#6 Peru, February 26, 2000

Dear Everybody,

My Minneapolis friend, Jeanne Johnson arrived last Sunday evening; it’s very nice to have a companion. I had bought a bottle of Chilean wine which we drank (yes, the whole bottle!) after she arrived. The next day we spent the morning sightseeing the major Arequipa sites. For lunch we took a taxi to a lovely restaurant where unfortunately as I bit down on some tough cabrito, I badly fractured my upper front tooth! I got the name of a dentist from the hotel and he saw me at 7 pm. After xray and in consultation with a colleague, he determined that it could be crowned.

The next two days involved three more visits to the crowning dentist, with great success. In between visits we toured various colonial houses, churches and convents. I bought a baby alpaca turquoise cape.

Both dentists were surprised that I wasn’t having pain, as the break was most of the tooth. They said that later I may have pain, in which case I would need a root canal. Then they talked about writing a letter to my dentist—neither spoke much English—and I told them that my dentist was from Mexico, and so could read Spanish—which pleased them no end. So they sent the piece of tooth, the xray, and a letter which they both stamped and signed with great flourish, home with me.  It really worked out well.

We found some very good restaurants with typical Peruvian food, such as ocopa (potatoes with green peanut sauce), pickled pig’s head, French fried calamari, and choclo (huge kernel corn-on-the-cob with cheese).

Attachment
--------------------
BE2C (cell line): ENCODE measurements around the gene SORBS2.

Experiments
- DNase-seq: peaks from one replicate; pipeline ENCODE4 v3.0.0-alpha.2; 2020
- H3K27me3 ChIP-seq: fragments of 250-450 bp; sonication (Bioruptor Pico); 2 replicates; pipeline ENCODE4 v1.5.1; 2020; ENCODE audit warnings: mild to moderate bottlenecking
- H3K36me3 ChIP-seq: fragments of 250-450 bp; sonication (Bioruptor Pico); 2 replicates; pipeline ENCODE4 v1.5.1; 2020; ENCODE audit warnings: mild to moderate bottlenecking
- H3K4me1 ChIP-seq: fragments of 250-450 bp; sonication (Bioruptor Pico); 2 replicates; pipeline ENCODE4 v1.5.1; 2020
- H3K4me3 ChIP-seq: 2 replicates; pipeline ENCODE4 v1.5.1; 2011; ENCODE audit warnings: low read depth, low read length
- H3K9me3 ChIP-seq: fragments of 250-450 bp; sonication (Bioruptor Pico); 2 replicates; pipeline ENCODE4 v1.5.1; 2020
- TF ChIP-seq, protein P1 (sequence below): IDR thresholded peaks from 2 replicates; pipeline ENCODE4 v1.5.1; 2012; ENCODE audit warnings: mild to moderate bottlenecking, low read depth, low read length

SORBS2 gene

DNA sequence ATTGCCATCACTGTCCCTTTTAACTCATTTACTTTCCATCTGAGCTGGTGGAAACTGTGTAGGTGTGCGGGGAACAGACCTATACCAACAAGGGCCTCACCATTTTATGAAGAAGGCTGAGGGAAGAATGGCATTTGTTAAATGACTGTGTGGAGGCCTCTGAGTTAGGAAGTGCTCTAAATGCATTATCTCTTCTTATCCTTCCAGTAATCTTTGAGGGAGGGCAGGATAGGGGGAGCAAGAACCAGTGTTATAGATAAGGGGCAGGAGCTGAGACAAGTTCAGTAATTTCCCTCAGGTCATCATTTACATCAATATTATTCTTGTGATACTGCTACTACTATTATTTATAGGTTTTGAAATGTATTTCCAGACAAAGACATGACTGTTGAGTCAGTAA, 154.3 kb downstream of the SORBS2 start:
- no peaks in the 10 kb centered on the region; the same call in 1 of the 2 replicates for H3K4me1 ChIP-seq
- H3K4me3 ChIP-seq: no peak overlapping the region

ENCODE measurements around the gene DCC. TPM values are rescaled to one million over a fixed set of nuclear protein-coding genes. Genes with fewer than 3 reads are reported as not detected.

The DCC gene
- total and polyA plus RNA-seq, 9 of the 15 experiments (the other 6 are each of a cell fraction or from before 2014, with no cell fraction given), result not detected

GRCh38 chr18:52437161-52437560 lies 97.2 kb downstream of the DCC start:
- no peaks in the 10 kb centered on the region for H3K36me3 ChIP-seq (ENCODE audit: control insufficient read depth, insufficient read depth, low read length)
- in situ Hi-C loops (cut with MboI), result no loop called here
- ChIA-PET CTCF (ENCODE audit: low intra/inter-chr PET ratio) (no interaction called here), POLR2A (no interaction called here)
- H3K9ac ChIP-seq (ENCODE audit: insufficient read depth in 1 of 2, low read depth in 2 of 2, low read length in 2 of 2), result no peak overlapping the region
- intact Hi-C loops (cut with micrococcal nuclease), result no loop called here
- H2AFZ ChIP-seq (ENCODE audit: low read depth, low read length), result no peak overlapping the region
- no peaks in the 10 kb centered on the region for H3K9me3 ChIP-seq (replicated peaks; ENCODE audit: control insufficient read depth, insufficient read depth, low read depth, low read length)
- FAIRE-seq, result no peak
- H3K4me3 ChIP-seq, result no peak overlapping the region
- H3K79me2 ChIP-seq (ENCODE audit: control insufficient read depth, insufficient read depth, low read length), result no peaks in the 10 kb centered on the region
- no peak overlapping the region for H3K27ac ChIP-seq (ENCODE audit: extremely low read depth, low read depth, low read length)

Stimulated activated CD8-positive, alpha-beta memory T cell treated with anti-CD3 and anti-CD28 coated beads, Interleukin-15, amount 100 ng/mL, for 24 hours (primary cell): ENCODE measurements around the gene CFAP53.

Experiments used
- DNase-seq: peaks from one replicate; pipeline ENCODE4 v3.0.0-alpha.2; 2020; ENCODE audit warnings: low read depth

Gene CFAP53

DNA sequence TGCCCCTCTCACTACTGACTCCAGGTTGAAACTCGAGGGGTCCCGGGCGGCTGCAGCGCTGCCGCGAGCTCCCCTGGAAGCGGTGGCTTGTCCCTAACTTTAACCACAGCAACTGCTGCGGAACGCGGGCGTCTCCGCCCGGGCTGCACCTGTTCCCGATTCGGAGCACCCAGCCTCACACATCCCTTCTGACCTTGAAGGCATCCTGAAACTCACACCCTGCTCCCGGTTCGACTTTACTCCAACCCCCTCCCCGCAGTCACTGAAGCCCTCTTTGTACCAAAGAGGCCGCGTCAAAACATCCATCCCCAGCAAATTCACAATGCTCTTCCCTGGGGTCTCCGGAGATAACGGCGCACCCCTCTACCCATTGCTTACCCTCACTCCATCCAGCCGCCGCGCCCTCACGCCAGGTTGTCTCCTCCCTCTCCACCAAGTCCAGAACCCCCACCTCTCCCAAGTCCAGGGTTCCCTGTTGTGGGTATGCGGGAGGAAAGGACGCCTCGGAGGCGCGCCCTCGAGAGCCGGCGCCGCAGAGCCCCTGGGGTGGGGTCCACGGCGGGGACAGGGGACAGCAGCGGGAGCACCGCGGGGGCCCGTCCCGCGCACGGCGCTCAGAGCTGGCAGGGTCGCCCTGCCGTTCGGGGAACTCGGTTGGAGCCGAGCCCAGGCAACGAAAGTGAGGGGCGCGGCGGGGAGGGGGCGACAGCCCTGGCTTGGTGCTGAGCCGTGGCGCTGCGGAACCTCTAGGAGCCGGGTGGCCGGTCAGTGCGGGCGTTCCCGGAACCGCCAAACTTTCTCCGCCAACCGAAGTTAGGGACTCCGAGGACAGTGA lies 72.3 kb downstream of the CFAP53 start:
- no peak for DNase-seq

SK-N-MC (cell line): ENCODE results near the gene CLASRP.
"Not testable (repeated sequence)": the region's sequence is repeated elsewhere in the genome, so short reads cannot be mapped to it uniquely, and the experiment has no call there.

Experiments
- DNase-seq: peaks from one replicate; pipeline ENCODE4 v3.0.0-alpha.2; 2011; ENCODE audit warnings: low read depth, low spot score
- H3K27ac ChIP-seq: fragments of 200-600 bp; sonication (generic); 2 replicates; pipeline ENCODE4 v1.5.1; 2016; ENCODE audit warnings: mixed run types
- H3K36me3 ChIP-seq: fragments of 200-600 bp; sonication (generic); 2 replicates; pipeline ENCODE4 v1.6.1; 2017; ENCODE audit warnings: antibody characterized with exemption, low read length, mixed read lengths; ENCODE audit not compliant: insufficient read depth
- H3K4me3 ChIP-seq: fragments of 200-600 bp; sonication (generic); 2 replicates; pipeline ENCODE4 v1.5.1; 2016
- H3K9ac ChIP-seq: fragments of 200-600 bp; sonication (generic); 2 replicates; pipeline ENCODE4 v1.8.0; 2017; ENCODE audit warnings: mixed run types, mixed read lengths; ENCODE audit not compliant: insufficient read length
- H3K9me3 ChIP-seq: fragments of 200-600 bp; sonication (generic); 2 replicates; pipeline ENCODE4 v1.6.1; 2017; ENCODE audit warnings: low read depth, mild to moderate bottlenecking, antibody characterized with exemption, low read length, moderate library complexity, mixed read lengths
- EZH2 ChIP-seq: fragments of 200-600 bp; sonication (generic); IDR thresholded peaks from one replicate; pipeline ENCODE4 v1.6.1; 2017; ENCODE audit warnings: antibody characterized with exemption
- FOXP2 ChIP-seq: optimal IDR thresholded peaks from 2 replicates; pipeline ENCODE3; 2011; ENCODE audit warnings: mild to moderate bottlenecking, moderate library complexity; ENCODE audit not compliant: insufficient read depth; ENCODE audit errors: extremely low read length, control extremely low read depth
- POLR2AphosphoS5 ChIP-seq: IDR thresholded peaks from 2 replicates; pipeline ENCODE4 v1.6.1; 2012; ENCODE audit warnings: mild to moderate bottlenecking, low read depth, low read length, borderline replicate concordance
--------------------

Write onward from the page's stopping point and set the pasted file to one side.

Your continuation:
We took a little bus to Paucarpata, a suburb, and walked three km to a mill (Molino de la Sabandia) which I had visited previously, which had been built in 1621 and recently restored—a pretty spot. During the walk we could see farmers planting potatoes on the Inca terraces.

Then Jeanne and I took a two-day tour to the Colca Canyon. We finally got a look at El Misti, one of three snow-capped mountains overlooking Arequipa, which we hadn’t seen because of clouds hanging over them. We saw many alpacas, llamas, and vicunas grazing in the valley. The second day we had perfect weather and saw at least 10 Peruvian condors! They are 40 inches in height, and their wingspan is nine feet. They weigh 27 pounds and they live up to 70 years. Were they beautiful soaring on the thermals!

Today Jeanne and I flew to Cusco and are staying in a really funky hotel—an old colonial house with carved doors, two courtyards and a religious alter in the breakfast room. Tomorrow we start our Cusco adventure.

I had been doing my aerobics every morning except when I’m up really high, like Cusco. When we were on our Colca Canyon tour we were up as high as 15,000 feet, and could ‘feel it.’  Getting in and out of the bus, and walking up the restaurant steps made us a little light-headed. Two of the people on our tour got sick from it and threw up. It can be dangerous, but we’re just fine.

We’re planning to spend seven days in and around Cusco before Jeanne goes home. Then I will do some other things.


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